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Independent MPs could keep Theresa May in power if she calls a second EU referendum

Jeremy Corbyn (C) with the Shadow Secretary of State for Exiting the European Union Sir Keir Starmer KCB QC (L) and the Shadow Attorney General for England and Wales the Baroness Sharmishta Chakrabarti
Jeremy Corbyn (C) with the Shadow Secretary of State for Exiting the European Union Sir Keir Starmer KCB QC (L) and the Shadow Attorney General for England and Wales the Baroness Sharmishta Chakrabarti

By David Hughes

Theresa May could be propped up by the Independent Group if she agrees to a second Brexit referendum, one of the breakaway MPs has said.

Former Labour MP Gavin Shuker said if Mrs May agreed to a public vote on the withdrawal agreement, it would be in the national interest to make sure there was a "period of stability" to allow that to happen.

Mr Shuker said he had made a similar offer while he was still a Labour member before Monday's dramatic announcement of the split from Jeremy Corbyn's party.

He suggested a confidence and supply agreement would be conditional on support for a referendum, along the lines of the compromise plan set out by Labour backbencher Peter Kyle, which would see MPs back the withdrawal agreement, but with the public given the final say.

The Luton South MP told HuffPost UK's Commons People podcast: "We need a general election like a hole in the head right now. We're 900 hours to Brexit and we're going to crash out without a deal unless something replaces that.

"I think the most sensible way forward is for the Government to adopt what's become known as the Kyle amendment, because it would do exactly what I said before. And in those circumstances, I think the national interest would be served by seeing a period of stability to get that referendum done."

Meanwhile, the Prime Minister appeared to step up efforts to prevent further defections from the Tory ranks by meeting two prominent Conservative supporters of a second referendum.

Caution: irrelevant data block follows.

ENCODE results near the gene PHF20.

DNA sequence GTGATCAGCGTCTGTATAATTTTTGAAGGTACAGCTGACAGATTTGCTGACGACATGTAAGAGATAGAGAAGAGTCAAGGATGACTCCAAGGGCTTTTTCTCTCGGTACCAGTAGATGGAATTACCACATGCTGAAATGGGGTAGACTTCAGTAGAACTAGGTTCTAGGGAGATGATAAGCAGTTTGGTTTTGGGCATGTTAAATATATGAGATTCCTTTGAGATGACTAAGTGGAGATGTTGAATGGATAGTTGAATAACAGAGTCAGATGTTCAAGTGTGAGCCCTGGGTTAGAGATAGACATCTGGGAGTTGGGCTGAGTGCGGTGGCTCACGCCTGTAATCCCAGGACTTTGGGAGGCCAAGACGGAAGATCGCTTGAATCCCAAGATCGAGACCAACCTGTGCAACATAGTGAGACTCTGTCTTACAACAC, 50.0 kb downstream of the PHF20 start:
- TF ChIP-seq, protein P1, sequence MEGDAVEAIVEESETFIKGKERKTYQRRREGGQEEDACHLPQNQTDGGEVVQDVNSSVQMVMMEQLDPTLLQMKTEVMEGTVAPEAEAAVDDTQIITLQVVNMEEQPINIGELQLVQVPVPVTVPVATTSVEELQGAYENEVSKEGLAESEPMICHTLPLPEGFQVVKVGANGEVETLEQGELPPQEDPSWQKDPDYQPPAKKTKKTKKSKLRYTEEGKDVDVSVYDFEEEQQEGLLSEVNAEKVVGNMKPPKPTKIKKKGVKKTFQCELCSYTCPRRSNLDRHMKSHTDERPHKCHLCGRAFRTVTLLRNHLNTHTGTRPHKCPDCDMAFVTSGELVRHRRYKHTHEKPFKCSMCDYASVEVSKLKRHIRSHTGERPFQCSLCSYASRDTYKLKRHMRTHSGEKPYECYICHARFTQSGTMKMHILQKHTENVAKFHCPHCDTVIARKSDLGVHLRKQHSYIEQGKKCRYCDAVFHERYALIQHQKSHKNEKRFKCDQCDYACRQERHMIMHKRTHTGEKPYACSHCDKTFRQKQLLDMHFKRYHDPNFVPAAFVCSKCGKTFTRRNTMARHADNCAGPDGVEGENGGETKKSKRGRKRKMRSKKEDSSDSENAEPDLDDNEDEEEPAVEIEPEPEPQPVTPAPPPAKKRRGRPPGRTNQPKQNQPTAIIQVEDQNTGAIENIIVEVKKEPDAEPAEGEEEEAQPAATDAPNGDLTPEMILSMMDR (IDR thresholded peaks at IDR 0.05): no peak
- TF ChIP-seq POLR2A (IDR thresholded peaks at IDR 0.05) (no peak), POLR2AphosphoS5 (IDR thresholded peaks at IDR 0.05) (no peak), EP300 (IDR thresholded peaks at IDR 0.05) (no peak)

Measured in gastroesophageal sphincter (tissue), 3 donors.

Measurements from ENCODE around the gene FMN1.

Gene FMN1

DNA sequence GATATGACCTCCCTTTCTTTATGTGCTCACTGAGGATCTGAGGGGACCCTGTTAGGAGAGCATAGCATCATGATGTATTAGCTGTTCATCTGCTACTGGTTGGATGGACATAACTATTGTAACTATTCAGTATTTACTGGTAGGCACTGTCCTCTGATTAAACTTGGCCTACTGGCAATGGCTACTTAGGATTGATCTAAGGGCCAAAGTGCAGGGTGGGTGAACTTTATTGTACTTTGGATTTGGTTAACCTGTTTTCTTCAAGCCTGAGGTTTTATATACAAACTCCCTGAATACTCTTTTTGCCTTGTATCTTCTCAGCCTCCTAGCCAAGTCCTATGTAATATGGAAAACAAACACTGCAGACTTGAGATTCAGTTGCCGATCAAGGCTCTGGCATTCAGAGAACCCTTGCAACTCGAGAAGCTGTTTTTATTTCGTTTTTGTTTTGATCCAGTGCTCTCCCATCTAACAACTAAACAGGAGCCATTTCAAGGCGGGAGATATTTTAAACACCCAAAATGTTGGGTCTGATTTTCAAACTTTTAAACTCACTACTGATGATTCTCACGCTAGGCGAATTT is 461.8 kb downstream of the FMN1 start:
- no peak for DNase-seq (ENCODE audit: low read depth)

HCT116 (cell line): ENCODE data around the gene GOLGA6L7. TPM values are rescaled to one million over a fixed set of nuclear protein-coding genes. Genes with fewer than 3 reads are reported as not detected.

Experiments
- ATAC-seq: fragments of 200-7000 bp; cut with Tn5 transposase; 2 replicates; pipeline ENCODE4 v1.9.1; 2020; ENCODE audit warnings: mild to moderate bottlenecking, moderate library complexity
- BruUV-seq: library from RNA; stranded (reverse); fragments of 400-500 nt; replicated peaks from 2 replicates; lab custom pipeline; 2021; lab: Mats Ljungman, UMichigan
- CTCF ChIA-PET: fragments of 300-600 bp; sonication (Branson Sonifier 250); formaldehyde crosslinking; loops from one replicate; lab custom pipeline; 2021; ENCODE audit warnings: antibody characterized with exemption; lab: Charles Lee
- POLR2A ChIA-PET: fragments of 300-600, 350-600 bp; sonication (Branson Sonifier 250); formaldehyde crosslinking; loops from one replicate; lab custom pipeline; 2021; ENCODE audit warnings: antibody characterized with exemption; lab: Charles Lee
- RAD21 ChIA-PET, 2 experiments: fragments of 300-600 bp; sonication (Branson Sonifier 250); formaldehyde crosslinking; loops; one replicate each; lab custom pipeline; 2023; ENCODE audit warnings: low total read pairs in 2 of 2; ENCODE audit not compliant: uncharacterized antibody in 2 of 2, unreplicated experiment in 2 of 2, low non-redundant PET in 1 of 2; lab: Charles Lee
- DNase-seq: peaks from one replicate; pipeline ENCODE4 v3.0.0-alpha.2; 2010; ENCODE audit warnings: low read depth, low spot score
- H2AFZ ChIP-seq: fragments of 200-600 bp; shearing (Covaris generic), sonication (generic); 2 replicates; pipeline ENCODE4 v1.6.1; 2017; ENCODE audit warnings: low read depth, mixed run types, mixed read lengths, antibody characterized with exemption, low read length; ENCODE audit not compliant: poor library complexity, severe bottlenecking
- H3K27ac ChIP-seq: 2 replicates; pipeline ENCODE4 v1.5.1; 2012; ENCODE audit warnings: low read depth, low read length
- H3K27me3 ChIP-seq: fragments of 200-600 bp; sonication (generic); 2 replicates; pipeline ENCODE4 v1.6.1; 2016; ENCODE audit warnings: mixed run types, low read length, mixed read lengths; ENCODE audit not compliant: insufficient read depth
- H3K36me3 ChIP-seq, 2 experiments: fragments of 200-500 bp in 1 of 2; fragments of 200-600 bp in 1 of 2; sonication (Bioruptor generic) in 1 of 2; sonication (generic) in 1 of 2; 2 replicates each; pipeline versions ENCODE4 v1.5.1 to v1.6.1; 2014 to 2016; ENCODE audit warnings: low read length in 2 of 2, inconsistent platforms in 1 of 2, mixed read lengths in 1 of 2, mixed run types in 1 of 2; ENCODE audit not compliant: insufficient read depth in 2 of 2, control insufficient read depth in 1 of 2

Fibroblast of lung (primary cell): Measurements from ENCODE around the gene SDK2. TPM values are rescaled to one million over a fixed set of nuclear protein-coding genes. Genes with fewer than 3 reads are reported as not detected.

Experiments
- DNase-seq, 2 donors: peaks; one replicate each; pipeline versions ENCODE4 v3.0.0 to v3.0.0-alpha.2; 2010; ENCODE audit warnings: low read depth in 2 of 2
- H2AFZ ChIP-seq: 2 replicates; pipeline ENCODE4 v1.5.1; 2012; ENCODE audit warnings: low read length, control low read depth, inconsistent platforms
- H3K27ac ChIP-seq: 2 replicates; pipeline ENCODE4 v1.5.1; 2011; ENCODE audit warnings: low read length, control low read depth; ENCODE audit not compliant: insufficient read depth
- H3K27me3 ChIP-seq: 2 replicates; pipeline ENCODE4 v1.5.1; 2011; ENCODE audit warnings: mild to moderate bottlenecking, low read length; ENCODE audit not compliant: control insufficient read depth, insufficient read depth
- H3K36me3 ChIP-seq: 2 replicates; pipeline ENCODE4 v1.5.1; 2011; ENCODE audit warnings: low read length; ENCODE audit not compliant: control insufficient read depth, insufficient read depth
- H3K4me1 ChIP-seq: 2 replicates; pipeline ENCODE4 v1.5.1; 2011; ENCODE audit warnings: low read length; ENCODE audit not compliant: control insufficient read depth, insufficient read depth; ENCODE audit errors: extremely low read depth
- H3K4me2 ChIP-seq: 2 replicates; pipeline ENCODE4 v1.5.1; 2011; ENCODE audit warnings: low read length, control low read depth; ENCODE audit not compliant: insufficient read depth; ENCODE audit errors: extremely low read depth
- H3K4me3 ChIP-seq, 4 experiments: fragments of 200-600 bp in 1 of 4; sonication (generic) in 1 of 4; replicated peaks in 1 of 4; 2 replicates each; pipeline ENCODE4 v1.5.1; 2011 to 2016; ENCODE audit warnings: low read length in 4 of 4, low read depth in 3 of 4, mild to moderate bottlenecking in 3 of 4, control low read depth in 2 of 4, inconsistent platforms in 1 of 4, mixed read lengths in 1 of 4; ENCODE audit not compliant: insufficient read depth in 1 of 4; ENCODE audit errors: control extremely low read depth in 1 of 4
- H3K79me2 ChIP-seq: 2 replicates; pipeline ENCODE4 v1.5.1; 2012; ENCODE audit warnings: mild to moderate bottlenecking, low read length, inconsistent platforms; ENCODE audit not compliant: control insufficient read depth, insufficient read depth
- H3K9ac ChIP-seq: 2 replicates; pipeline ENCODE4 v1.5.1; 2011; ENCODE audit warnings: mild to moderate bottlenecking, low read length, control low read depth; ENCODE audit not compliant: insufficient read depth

Her invitation to Phillip Lee and Justine Greening followed warnings the party was "destroying itself".

Sarah Wollaston, one of the three Conservatives who quit to join the Independent Group (TIG) this week, suggested a third of the Cabinet could walk out if Mrs May steers the country towards a no-deal Brexit.

In a letter to Dr Wollaston, Anna Soubry and Heidi Allen, who also quit the party, Mrs May said she was "saddened" by their decision to leave.

However, she strongly rejected their claims the party had shifted to the right and was now in the grip of "hardline" Brexiteers.

"I am determined that under my leadership the Conservative Party will always offer the decent, moderate and patriotic politics that the people of this country deserve," she wrote.

Mr Corbyn urged the TIG MPs to stand down and fight by-elections under their new banner, which he dismissed as "the failed business-as-usual politics of the past".

Ian Paisley (left) told the BBC he did not believe the defections threatened the DUP's confidence and supply agreement with the Conservative Party.

"We're in a very fluid situation in Parliament. Clearly, there are people who are desperately unhappy with the Labour Party (and) some people who have been nomads in the Conservative Party. I just think that we've got to leave those parties to sort their own problems out," the North Antrim MP said.

"Every party can have problems. I don't believe it affects the majority."

Mr Paisley also stressed he was not concerned about the DUP's influence being diminished by the new group.

"I don't know what's going to happen within the Conservative Party. There may be people who are dissatisfied with the leadership for different reasons," he said.

"People may decide to leave the party. We'll cross the bridge when we come to it. The fact of the matter is the 10 DUP MPs keep the Government in power, keep stability in the UK and are making sure that we deliver on our manifesto pledges on Brexit."

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